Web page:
The Mumbai police, especially because this yeoman force is certain to be guided by various influential "uncles" of the stars in question, can be relied on to ensure that the pathetically wronged thespian suffers minimum inconvenience from his horrible encounter with two individuals whose proficiency in martial arts seems better than a US Navy SEAL. For the latter certainly cannot inflict invisible blows, nor do the "boomerang attack", that Malaika and Kareena are witness to on that fateful day. But what was the motivation for the spasm of violence against the Pataudi scion? Could it be starry rivalry, with some unknown film personality secretly goading the two martial arts specialists to visit the same restaurant that poor Saif chose for a quiet evening?
Of course, the complaint of the father-in-law and the son-in-law was that it was hardly a quiet evening. Indeed, the accusation was that a lot of noise was emanating from the Saif table. However, it is very likely that the reason for this — assuming the suggestion of loud noise is correct — may be that Saif, Kareena and Malaika are auditorily challenged, that they cannot hear very well, and had collectively left their hearing aids at home when visiting the Taj. Were this the case, it would explain the loud conversation, for the three would not even know that they were speaking a bit louder than people other than politicians do. And going by the principle of "Mens Rea" and "Actus Reus", if they were not aware that they were speaking loudly (and how could they, if their hearing aids were absent from the table?), then they certainly cannot be held guilty of making a "loud noise". Instead of sending a chit to restaurant staff protesting at the joyful sounds coming from Saif's (then happy) table, why did the SEAL-like duo not amble over to the Saif table themselves, and offer to procure hearing aids from a nearby medical store, given the obvious reason for the slightly loud speech? Most inconsiderate.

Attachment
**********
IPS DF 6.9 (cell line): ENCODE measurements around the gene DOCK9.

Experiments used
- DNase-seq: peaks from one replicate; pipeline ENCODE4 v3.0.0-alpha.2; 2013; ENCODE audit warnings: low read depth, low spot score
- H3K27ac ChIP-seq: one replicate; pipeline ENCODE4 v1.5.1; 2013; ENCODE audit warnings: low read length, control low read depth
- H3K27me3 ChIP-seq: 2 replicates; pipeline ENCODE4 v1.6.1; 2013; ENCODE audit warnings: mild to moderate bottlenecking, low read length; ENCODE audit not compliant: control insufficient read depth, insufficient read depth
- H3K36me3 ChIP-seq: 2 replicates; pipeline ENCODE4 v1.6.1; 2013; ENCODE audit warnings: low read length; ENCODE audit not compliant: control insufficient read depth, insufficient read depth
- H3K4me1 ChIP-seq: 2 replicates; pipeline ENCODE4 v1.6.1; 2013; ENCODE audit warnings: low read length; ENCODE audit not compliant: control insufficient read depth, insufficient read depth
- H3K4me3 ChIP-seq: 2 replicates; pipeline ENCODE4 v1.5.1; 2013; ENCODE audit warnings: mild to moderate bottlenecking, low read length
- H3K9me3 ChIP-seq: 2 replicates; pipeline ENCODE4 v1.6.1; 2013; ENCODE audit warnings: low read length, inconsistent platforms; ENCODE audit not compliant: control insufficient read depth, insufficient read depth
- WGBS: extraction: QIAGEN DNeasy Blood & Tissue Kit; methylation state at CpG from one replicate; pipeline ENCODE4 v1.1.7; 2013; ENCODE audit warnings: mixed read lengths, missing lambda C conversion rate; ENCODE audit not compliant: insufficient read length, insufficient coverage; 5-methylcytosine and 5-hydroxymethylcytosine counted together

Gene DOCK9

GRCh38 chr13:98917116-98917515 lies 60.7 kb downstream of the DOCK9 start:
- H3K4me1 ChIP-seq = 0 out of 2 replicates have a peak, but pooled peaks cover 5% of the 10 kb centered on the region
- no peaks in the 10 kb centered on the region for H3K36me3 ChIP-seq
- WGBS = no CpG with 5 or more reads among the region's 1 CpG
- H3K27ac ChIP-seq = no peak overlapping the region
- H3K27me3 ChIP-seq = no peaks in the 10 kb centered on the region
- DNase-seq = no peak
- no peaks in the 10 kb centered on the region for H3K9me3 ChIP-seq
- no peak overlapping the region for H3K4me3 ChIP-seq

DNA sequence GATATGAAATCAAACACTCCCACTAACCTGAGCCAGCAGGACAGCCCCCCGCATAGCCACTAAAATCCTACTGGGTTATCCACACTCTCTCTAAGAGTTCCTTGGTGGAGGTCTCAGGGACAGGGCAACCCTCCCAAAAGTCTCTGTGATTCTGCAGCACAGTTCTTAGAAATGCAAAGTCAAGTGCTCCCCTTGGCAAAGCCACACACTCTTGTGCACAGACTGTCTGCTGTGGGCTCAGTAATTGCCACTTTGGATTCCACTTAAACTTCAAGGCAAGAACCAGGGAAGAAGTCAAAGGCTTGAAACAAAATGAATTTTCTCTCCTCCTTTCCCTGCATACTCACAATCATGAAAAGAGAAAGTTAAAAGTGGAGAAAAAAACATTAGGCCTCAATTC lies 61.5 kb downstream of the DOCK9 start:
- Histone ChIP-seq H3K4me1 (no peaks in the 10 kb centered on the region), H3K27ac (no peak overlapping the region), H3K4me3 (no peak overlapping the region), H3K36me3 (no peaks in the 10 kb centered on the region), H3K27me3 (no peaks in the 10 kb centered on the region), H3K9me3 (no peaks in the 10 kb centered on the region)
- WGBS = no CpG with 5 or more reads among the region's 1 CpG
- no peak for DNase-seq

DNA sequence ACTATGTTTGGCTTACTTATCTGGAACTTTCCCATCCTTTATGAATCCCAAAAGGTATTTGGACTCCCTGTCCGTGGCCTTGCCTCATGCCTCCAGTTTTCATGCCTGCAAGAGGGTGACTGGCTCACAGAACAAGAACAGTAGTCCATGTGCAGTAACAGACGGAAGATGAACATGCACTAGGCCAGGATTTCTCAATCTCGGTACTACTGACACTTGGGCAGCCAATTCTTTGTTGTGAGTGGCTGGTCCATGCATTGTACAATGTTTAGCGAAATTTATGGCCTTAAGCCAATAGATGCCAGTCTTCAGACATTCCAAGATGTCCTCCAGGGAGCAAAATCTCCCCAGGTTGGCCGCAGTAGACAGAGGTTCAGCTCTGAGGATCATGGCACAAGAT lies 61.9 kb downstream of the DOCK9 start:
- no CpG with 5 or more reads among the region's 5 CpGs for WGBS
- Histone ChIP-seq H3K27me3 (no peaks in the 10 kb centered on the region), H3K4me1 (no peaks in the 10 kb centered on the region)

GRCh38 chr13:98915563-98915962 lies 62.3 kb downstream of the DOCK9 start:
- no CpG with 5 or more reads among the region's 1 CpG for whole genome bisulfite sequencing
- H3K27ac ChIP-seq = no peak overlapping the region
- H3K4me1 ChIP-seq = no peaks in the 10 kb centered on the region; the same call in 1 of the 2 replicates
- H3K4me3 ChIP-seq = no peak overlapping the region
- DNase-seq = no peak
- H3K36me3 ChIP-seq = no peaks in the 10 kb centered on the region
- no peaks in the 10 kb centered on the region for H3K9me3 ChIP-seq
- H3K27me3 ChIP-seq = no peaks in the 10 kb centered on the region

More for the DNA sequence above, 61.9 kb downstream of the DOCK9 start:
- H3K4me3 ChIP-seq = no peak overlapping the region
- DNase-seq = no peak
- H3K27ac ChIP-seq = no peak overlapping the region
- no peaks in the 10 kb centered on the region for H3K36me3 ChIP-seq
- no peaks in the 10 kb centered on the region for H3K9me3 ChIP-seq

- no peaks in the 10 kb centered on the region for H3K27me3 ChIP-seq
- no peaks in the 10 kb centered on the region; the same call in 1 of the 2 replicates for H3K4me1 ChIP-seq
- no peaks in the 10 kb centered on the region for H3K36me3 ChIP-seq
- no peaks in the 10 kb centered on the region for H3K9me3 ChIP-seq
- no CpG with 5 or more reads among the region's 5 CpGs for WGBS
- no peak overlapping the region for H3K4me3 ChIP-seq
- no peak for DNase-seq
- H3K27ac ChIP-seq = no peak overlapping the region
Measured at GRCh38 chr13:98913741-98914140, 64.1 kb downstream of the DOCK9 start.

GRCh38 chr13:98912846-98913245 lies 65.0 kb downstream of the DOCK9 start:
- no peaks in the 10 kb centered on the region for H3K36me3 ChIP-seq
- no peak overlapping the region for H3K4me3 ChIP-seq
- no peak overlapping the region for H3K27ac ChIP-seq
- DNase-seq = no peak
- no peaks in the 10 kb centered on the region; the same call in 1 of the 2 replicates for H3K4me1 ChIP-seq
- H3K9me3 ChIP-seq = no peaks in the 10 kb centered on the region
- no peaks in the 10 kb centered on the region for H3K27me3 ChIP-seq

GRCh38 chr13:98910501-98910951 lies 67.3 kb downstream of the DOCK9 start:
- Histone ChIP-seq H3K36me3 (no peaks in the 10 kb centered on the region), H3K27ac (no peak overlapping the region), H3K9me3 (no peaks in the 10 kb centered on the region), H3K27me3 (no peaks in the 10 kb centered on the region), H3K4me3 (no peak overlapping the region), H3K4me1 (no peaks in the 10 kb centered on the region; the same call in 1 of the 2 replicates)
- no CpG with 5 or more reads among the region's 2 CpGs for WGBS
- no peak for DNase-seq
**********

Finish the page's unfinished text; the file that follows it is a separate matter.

Saif is not alone. Pedestrians inconveniently get in the way of expensive automobiles driven by other representatives of India's "innocent" youth, and it is the poor boys and girls behind the wheel who get blamed. No one cares to ask just why those hit had committed the crime of being at the exact spot that the car was, that too when Junior or Junioress had had a few strong drinks, to forget the fact that India is in crisis. Finally, of course, all is usually well, with the minimum time served in prison (usually a police room where clandestine home food and visits is the norm). And thus it is likely to be for Saif. Because it is Kareena, Malaika and Saif who have the "uncles", and not the two pugilists. And in India, family and friends matter. In fact, nothing else does.